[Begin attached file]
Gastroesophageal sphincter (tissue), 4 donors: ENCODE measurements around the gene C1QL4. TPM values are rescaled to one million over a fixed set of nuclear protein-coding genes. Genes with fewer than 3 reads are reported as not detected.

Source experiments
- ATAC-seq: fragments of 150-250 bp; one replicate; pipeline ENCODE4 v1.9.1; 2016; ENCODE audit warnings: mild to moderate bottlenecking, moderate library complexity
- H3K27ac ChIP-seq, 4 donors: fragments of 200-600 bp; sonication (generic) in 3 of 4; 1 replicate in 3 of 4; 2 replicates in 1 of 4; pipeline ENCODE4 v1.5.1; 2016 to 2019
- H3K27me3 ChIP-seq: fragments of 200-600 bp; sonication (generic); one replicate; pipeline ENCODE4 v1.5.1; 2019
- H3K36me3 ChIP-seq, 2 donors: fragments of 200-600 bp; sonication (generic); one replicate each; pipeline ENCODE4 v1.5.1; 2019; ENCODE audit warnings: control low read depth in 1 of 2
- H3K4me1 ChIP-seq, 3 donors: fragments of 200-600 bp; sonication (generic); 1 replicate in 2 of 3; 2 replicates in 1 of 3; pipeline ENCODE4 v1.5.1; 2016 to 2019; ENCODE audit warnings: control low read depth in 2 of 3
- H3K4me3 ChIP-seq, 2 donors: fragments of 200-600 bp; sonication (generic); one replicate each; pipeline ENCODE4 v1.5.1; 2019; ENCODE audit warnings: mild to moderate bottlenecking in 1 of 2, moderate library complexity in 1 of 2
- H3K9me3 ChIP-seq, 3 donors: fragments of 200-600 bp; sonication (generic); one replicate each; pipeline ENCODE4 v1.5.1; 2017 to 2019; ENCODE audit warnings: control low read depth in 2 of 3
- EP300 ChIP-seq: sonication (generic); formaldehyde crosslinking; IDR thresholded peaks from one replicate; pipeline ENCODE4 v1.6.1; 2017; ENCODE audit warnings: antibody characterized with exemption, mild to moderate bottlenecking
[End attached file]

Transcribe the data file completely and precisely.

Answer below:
Gastroesophageal sphincter (tissue), 4 donors: ENCODE measurements around the gene C1QL4. TPM values are rescaled to one million over a fixed set of nuclear protein-coding genes. Genes with fewer than 3 reads are reported as not detected.

Source experiments
- ATAC-seq: fragments of 150-250 bp; one replicate; pipeline ENCODE4 v1.9.1; 2016; ENCODE audit warnings: mild to moderate bottlenecking, moderate library complexity
- H3K27ac ChIP-seq, 4 donors: fragments of 200-600 bp; sonication (generic) in 3 of 4; 1 replicate in 3 of 4; 2 replicates in 1 of 4; pipeline ENCODE4 v1.5.1; 2016 to 2019
- H3K27me3 ChIP-seq: fragments of 200-600 bp; sonication (generic); one replicate; pipeline ENCODE4 v1.5.1; 2019
- H3K36me3 ChIP-seq, 2 donors: fragments of 200-600 bp; sonication (generic); one replicate each; pipeline ENCODE4 v1.5.1; 2019; ENCODE audit warnings: control low read depth in 1 of 2
- H3K4me1 ChIP-seq, 3 donors: fragments of 200-600 bp; sonication (generic); 1 replicate in 2 of 3; 2 replicates in 1 of 3; pipeline ENCODE4 v1.5.1; 2016 to 2019; ENCODE audit warnings: control low read depth in 2 of 3
- H3K4me3 ChIP-seq, 2 donors: fragments of 200-600 bp; sonication (generic); one replicate each; pipeline ENCODE4 v1.5.1; 2019; ENCODE audit warnings: mild to moderate bottlenecking in 1 of 2, moderate library complexity in 1 of 2
- H3K9me3 ChIP-seq, 3 donors: fragments of 200-600 bp; sonication (generic); one replicate each; pipeline ENCODE4 v1.5.1; 2017 to 2019; ENCODE audit warnings: control low read depth in 2 of 3
- EP300 ChIP-seq: sonication (generic); formaldehyde crosslinking; IDR thresholded peaks from one replicate; pipeline ENCODE4 v1.6.1; 2017; ENCODE audit warnings: antibody characterized with exemption, mild to moderate bottlenecking